New Mexico Expands Kindergarten-Plus
It's no secret that, on average, disadvantaged children enter school behind. Even before first grade, they typically lag behind their middle-class peers when it comes to knowing their letters and numbers and exhibiting well-developed social skills. Poor kids tend to have fewer books at home and fewer opportunities for enrichment outside of the classroom. To catch up to their middle-class peers, they need extra time in school.
State officials in New Mexico realized this a few years ago. They responded by implementing Kindergarten-Plus, an initiative devised by the late AFT president Sandra Feldman to lengthen the kindergarten year for our most disadvantaged students. In the 2003–2004 school year, New Mexico started Kindergarten-Plus as a three-year pilot program administered in four school districts—Albuquerque, Gadsden, Gallup-McKinley and Las Cruces—and focused on literacy, numeracy, cognitive and social skills. The districts' programs varied. Some added 40 instructional days to the school year, others implemented a half-day pre-kindergarten program, and others added time at the beginning of first grade, rather than at the end of kindergarten.
Based on the pilot's success, Gov. Bill Richardson has signed legislation to extend the three-year pilot for another six years, expanded it to include disadvantaged students in kindergarten through third grade, and provided $8 million for the program. A 2005 state evaluation found that the program "seems to be an effective way to nurture student success, particularly among high-poverty students." The evaluation also said that the at-risk students "displayed gains in literacy skills ... developed important social skills and benefited from increased parental involvement."
English Lit. 101
A key to understanding American history, literature and culture rests in the once indomitable British Empire, which at its height encompassed 400 million to 500 million people. At its center, of course, was England. That small island, miles across the Atlantic Ocean, inspired our country's democratic and literary traditions, a fact with which young Americans are all too often unfamiliar. A new book, however, can help teachers instruct students in the British influence on America and the world. The English Reader: What Every Literate Person Needs to Know (Oxford University Press, 2006) is an anthology of some of the greatest works in English literature, edited by education historian Diane Ravitch and her son, Michael Ravitch, a freelance critic and writer.
The collection is impressive. The nearly 500-page volume is filled with poems, essays, speeches, black and white images and songs from seminal moments in British history. There's Queen Elizabeth's inspiring oration before the invasion of the Spanish Armada in 1588 and Winston Churchill's powerful words to the House of Commons during World War II. Of course, Shakespeare's sonnets and plays are included, as are the poems of John Donne, a priest whose vibrant writing influenced the likes of W.B. Yeats and T.S. Eliot. The works of political philosophers, such as Thomas Hobbes (Leviathan), John Locke (Second Treatise on Government) and John Stuart Mill (On Liberty) are sprinkled throughout. The volume also includes the essays of scientific thinkers like Isaac Newton and Charles Darwin.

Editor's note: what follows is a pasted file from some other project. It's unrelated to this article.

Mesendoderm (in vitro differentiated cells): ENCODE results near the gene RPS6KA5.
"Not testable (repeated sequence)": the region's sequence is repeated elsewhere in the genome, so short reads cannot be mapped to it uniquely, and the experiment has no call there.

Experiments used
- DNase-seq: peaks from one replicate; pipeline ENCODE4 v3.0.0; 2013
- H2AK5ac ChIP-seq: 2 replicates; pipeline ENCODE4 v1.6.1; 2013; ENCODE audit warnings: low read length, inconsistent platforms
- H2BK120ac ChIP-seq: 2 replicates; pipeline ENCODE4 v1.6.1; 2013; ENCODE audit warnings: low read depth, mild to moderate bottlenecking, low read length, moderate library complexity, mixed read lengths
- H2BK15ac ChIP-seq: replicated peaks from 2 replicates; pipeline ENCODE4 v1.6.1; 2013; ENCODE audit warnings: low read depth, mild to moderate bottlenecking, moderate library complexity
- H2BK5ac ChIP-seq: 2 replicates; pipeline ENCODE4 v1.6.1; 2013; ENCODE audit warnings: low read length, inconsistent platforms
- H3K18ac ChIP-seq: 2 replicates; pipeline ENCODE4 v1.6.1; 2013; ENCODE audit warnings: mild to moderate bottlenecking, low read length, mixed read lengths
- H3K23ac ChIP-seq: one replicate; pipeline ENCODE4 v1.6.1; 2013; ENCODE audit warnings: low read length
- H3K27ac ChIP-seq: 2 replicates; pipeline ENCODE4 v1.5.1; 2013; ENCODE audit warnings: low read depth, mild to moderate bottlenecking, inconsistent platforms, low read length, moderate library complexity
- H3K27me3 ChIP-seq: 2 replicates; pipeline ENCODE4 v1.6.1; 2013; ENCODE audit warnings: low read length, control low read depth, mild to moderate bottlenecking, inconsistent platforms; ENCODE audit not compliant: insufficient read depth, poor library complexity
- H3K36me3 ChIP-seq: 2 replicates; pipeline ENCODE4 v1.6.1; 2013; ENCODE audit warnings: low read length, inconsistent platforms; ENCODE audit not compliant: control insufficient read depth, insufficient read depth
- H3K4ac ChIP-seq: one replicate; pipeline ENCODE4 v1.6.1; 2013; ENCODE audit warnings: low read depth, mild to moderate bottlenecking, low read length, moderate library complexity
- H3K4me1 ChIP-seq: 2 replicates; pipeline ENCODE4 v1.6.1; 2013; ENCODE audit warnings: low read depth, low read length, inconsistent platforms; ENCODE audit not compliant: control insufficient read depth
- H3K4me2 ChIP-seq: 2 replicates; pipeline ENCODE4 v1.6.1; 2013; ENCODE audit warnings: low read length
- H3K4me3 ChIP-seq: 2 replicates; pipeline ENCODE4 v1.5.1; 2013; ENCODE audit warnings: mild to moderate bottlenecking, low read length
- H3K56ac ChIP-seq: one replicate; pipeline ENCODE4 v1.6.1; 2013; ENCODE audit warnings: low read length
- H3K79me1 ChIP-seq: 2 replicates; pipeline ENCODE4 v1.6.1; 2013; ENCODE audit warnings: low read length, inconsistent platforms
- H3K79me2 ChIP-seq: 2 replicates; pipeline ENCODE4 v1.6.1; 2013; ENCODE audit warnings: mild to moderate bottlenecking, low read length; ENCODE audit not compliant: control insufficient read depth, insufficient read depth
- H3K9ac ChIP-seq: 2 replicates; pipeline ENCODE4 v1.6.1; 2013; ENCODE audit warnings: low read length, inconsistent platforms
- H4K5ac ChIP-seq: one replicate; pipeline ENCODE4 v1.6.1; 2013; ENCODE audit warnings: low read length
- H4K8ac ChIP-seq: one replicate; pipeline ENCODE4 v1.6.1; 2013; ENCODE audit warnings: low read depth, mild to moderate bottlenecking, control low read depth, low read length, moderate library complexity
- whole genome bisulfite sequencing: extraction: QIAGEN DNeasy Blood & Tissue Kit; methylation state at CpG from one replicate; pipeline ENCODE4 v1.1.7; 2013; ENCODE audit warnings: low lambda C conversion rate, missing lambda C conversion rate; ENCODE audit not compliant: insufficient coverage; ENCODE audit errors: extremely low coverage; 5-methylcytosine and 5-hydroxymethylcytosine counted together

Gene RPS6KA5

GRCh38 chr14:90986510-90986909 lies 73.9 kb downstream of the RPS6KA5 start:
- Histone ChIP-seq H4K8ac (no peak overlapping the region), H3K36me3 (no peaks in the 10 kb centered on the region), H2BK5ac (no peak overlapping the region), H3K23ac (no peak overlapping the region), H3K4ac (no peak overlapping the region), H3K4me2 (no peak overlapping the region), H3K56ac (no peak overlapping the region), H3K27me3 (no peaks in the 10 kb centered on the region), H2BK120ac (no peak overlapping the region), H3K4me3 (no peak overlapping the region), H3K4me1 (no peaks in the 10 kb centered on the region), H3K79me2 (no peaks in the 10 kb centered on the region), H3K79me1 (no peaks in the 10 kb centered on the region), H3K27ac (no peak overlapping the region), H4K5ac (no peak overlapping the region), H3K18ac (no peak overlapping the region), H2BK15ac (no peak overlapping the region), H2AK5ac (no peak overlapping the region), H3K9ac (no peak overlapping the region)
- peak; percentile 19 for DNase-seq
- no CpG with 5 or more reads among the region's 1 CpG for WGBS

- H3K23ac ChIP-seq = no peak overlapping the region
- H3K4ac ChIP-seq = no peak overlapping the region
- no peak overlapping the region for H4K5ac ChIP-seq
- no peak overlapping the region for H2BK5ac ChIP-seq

With such wide-ranging selections, this volume is an excellent resource for high school humanities and science teachers looking to add depth to their lessons. But remember, as the editors explain, an "anthology is merely an introduction."
Largest Study Yet: Teacher Transfer Rights and Equity
Various studies have indicated that high-poverty schools are more likely than other schools to have high teacher turnover rates, relatively less experienced teachers and a larger proportion of teachers without full certification.
As we reported in our winter issue, a number of researchers and organizations have claimed, based on having examined a handful of school districts, that this "quality gap" was caused by teacher unions and specifically, collectively bargained transfer rights for senior teachers.
A new study, the first to look at a large number of districts, refutes this claim. For this study, two Stanford University researchers analyzed 488 collective bargaining agreements in California and examined the relationships between their provisions and relevant district characteristics. Here's how they summarized their findings:
Contrary to prior research and conventional wisdom, districts with strong transfer provisions tend to have larger percentages of credentialed teachers.
This study finds that school districts with more determinative transfer and leave provisions tend to have larger percentages of credentialed teachers. These provisions, which allow more senior teachers to transfer to their preferred schools, might help districts recruit and retain higher-quality teachers. It is unclear, however, whether the stronger seniority provisions act to attract and retain teachers, or whether there are other attractive contractual provisions or district-level factors. Moreover, the authors note that the relationship may go the other way. Strong seniority preference provisions may be the result of more qualified teachers and stronger unions. The finding that districts with more determinative transfer and leave provisions have greater percentages of credentialed teachers persists even when the authors controlled for a wide range of other district characteristics.